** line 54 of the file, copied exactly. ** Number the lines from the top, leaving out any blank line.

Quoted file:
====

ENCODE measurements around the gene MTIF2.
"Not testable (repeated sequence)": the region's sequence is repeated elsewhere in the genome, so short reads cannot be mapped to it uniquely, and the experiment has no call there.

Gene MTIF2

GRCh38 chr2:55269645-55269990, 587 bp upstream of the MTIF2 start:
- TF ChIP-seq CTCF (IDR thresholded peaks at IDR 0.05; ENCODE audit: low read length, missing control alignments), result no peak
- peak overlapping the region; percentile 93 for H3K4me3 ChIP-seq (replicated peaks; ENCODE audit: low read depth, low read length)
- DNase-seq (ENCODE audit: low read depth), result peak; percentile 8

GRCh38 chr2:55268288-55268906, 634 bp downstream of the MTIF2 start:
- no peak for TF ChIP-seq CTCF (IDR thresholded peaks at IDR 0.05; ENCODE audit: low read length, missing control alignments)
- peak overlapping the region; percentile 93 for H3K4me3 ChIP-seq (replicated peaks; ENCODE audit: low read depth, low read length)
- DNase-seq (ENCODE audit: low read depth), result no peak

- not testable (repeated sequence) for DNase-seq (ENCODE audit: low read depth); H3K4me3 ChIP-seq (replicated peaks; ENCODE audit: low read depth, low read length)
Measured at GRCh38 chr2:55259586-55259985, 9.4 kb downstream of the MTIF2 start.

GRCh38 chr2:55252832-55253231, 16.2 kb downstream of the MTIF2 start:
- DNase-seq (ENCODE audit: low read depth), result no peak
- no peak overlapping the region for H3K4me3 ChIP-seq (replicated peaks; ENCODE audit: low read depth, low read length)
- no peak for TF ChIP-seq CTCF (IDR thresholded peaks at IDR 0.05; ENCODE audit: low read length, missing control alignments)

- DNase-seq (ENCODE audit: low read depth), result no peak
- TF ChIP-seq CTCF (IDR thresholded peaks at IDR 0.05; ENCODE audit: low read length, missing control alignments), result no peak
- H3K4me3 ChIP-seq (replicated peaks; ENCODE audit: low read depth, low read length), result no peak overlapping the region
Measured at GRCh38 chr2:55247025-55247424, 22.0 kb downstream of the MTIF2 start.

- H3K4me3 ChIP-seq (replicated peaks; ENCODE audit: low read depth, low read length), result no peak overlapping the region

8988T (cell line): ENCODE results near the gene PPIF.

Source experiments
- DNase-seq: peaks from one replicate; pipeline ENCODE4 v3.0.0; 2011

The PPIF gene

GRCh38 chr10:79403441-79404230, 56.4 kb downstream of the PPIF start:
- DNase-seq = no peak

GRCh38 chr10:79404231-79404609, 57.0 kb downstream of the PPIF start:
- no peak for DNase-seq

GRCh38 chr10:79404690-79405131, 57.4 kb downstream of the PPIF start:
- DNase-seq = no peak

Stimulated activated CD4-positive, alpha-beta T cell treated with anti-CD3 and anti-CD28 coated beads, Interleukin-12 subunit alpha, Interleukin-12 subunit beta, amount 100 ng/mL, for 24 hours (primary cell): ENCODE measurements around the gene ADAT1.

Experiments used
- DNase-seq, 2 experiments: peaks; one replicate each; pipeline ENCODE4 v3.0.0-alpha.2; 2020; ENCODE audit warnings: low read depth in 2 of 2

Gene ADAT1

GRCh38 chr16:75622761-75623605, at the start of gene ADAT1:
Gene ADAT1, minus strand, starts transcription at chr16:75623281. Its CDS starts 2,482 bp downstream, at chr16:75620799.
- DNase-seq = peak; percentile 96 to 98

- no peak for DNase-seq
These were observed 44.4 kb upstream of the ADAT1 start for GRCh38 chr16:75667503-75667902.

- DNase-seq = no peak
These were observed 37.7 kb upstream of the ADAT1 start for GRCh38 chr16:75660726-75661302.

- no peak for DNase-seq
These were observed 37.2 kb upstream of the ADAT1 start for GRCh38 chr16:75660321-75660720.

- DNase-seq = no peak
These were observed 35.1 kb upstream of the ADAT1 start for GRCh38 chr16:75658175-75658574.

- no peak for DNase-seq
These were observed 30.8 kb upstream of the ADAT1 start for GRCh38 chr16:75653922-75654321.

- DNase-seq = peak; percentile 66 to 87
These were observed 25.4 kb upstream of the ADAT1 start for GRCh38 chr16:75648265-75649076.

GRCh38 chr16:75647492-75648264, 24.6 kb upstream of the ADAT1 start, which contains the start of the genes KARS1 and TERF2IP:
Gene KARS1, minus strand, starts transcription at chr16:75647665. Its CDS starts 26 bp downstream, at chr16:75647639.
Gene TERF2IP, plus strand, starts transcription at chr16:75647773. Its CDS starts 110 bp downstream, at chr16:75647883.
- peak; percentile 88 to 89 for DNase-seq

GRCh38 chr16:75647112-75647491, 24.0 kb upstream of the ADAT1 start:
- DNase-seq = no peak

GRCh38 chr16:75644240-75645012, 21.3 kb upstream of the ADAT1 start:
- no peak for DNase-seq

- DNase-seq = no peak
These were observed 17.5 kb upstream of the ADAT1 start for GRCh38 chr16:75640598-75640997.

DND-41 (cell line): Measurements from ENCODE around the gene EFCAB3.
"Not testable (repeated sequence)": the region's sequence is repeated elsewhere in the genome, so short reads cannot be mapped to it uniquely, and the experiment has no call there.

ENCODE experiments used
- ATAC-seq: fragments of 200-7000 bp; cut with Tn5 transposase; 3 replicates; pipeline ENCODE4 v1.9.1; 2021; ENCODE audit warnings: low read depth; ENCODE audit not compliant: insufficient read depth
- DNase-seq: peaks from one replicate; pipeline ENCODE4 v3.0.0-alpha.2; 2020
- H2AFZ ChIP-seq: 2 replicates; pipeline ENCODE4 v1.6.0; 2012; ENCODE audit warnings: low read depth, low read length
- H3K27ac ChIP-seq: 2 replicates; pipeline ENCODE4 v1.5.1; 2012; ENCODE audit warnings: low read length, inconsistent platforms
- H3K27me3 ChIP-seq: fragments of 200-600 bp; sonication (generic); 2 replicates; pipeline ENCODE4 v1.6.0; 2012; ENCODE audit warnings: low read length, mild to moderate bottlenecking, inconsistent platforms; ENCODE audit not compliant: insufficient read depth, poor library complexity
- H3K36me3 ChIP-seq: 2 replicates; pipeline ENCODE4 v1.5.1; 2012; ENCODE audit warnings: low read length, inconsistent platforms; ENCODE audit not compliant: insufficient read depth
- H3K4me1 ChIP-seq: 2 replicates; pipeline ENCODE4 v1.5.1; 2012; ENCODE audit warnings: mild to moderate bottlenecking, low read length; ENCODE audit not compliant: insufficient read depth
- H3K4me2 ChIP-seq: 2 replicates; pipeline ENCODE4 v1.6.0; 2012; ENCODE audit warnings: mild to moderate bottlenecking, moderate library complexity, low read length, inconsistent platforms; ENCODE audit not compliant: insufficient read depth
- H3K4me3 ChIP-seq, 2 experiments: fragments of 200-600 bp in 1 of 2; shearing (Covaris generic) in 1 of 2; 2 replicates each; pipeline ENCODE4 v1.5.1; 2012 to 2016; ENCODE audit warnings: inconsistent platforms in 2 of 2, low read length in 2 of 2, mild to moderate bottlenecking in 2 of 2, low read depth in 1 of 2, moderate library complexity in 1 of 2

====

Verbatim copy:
Gene TERF2IP, plus strand, starts transcription at chr16:75647773. Its CDS starts 110 bp downstream, at chr16:75647883.